Up until 2014 I had a perfect record at the dentist. I was always a member of the “No Decay Club,” my dentist’s club for patients without cavities, and flossed and brushed like they told me to.
Okay, maybe I missed brushing and flossing on a really busy night. I mean, I was 21 years old. When I went to my beginning-of-the-year checkup, I had 12 cavities and one decaying wisdom tooth.Yet all four of them had grown in perfectly and previously had no reason to remove them.
So after getting all 12 cavities filled in, while I was lying on the oral surgeon's table to get my decaying tooth removed he said, “Hey, your tonsils are really swollen. You should probably get that checked out.”
While replacing my gauze that night I checked and he was right. I had two flesh pink golf balls in my mouth with white speckles all over them.
Immediately, I made an appointment with my general physician. She and I agreed that this was probably strep throat. She did a rapid step test to be sure before she planned to start me on an antibiotic.
No biggie, right? Wrong.
The test for strep throat came back negative. So maybe it was a fungal infection. My doctor prescribed magic mouthwash which contains an antihistamine and antifungal medication in hopes that this would help with my problem.
It didn’t. So then I went to see my family’s ear, nose and throat specialist. She did a general culture swab and it came back that I had strep.
Wait, what? At first I didn’t have strep and then I did.
The other thing about group B strep is that you may not have those sick symptoms that you get with group A strep. That is why I didn’t realize that I was sick. I had no fever, no cough, no achy feeling or sweats.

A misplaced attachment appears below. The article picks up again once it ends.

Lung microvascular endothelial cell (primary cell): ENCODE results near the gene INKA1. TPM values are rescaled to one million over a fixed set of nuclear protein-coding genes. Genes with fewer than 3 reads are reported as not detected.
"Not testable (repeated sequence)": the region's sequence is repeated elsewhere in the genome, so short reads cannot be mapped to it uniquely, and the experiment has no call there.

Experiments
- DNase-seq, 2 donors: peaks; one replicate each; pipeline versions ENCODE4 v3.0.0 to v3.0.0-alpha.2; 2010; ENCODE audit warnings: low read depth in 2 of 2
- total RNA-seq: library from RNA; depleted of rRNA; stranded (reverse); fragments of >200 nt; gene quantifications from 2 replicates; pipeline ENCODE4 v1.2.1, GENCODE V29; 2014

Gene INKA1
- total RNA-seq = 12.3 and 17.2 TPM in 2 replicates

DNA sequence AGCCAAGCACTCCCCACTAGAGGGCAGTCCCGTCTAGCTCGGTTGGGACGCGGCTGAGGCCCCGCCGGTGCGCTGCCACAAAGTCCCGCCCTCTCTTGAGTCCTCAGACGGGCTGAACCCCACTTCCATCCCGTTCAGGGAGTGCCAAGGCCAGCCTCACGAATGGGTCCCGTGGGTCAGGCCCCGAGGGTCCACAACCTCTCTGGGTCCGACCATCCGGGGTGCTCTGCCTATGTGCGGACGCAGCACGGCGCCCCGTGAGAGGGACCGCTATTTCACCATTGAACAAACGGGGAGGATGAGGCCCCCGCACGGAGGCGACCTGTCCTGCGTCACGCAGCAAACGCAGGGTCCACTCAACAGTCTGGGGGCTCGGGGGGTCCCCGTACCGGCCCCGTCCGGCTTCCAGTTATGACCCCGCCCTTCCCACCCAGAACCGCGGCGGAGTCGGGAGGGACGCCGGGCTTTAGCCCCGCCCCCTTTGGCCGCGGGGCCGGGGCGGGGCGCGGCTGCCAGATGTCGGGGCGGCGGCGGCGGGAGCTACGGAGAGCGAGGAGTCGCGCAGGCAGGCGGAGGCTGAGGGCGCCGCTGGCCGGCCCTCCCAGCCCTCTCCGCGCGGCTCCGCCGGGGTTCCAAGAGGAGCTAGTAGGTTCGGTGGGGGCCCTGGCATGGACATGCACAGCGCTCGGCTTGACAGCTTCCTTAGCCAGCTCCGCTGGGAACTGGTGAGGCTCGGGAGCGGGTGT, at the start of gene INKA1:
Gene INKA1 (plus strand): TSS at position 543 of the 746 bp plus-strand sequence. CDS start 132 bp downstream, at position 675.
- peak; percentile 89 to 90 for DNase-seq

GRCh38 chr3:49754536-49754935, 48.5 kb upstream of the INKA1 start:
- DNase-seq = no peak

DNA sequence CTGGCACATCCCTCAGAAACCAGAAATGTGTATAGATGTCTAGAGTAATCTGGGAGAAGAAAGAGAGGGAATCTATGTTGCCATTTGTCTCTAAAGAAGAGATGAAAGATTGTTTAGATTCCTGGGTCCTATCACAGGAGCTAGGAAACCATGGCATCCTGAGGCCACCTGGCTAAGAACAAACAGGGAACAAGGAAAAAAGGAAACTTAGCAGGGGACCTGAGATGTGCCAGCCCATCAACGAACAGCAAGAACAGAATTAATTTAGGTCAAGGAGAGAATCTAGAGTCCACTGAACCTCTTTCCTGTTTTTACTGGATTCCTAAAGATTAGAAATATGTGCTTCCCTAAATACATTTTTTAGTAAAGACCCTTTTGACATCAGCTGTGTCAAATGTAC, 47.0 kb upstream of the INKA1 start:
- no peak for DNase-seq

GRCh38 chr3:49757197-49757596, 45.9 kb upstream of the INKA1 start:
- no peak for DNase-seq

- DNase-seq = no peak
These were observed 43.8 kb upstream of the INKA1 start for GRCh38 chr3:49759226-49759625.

We still are not quite sure how I contracted group B strep. It is generally a disease that affects pregnant women, newborns and adults with chronic diseases.
I don’t fit into any of those categories, and this is the only time I have had it and my mother hasn't had it,so it's hard to believe that I was born with it.
The risk factors for non-pregnant adults include having one of several medical conditions — cancer, diabetes and cardiovascular disease — or being older in age.
We may never know how I got it but at least we were able to find out what it was and it was treatable. This is why I call it a mini-horror story.
Sure, I did not know what I had, and it took two months to diagnose. But I am fine now, and I know what to look for if something similar happens again.
When it did get scary was when my tonsils stayed inflamed for three months after the infection was cured.
My ENT specialist suggested that I consider getting them biopsied to make sure I didn’t have lymphatic cancer. It would have explained contracting Strep B because of the chronic illness element.
The biopsy came back clear, thank goodness. I don’t have cancer. That makes working through an unexplained illness a much more attractive prospect.
Reviewed November 1, 2016
by Michele Blacksberg RN
Edited by Jody Smith
Group B Strep Infection in Adults, Center of Disease Control and Pervention, Oct. 26, 2016.
Group B Strep Infection. MedicineNet.com. Retrieved November 1, 2016.